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Digital Transformation: Vehicle or Final Objective?
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Digital transformation (DT) has become a common conversational theme in the industrial and academic arena. Plenty of articles have been published describing the urgent need to embrace DT initiatives and the potential benefits of doing so. Yet, many of these DT initiatives do not offer a clear goal of what is to be achieved. In the end, the reader is left with the idea that what is important right now is to be part of this fashionable initiative, rather than the desired outcome pursued through digitalization and the insights and lessons learned from the application of this transformation.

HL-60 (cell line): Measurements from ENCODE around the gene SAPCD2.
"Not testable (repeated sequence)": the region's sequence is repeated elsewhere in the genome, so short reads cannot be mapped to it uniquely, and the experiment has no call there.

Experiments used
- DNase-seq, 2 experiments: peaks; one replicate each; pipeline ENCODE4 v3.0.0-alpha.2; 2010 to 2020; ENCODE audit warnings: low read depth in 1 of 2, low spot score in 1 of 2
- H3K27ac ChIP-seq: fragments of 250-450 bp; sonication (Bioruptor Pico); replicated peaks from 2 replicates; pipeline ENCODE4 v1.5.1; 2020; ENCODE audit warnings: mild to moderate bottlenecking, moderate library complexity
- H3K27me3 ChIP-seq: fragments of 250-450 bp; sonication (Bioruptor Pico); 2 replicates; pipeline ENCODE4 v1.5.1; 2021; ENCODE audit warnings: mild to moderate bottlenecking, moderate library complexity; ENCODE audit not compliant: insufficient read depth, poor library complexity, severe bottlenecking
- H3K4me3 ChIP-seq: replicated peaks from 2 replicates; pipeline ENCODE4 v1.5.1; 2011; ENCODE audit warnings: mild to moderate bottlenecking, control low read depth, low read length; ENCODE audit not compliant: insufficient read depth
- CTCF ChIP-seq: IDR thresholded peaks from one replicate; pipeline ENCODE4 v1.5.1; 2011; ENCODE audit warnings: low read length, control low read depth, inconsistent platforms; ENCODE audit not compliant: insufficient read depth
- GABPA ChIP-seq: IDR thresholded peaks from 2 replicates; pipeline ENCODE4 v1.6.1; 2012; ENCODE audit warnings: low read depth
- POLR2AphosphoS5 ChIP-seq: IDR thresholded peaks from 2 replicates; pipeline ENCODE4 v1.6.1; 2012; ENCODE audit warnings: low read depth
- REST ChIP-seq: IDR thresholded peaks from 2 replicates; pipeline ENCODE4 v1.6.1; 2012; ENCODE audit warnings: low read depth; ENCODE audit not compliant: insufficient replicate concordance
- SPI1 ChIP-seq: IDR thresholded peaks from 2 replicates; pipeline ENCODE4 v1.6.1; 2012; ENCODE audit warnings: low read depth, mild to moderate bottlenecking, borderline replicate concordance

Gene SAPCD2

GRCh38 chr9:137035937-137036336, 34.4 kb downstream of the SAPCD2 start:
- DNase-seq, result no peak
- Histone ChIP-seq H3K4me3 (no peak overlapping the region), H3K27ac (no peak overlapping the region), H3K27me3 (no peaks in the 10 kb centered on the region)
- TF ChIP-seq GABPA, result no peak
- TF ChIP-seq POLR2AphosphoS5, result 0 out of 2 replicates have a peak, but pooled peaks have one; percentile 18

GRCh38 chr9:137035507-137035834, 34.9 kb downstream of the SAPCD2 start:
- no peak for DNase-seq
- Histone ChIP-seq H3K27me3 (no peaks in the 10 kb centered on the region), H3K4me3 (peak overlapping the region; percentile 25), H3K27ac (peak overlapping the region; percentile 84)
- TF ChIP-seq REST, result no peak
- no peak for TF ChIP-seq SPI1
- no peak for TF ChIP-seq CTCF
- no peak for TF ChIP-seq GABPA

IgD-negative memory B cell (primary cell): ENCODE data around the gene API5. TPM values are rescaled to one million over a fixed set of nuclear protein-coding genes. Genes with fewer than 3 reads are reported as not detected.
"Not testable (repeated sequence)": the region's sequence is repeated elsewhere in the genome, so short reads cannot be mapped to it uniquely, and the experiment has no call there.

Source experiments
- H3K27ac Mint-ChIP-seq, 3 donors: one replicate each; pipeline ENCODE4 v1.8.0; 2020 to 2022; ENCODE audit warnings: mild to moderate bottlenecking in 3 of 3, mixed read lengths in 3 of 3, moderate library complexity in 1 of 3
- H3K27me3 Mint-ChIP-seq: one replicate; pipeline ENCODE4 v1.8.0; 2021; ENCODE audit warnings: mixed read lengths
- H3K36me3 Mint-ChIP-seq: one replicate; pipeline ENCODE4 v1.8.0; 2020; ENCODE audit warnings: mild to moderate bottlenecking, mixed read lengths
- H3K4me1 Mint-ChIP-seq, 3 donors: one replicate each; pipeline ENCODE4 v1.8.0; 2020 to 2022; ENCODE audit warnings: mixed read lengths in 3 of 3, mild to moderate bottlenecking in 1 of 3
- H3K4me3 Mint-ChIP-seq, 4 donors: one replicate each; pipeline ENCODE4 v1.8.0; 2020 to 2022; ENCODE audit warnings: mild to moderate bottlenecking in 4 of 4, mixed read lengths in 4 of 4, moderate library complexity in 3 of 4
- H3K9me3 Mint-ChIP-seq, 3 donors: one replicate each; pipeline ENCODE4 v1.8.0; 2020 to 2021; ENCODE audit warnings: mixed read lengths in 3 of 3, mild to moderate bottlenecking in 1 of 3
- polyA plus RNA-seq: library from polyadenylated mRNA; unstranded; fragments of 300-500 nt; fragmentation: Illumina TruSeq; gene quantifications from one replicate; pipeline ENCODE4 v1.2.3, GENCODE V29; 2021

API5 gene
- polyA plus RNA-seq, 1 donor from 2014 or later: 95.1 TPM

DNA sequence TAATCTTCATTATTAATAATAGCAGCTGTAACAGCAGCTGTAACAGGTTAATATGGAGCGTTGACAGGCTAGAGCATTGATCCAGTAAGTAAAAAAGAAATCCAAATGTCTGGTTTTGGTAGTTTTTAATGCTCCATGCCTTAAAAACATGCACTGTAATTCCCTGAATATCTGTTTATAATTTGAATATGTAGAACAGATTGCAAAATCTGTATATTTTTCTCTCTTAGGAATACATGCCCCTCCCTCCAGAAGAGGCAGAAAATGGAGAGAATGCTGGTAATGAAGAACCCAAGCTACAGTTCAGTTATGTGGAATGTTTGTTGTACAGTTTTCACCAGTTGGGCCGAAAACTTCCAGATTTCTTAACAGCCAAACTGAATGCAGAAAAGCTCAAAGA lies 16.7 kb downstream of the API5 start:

Considering the high demand for various businesses to establish the DT paradigm, many ideas have come into the foray about the limitless potential DT has to offer. Inherently, companies and organizations have different interests, thus making their efforts to embrace digitalization particular to their objectives. For example, in the energy sector, which is characterized by capital-intensive projects and complex physical assets, the objectives of using digitalization may include:

  • Improve and optimize the project execution process;
  • Achieve operational excellence (OE) on existing assets, creating processes to identify opportunities of improvement and rapidly implement them;
  • Promote creativity by adopting the identified above opportunities in a cost-effective and value-added manner, bolstering a culture of a recurrent innovation process.

These objectives may be progressively achieved by:

  • Applying a data-centric approach by avoiding duplication of databases and interfaces to create better ways to manage information;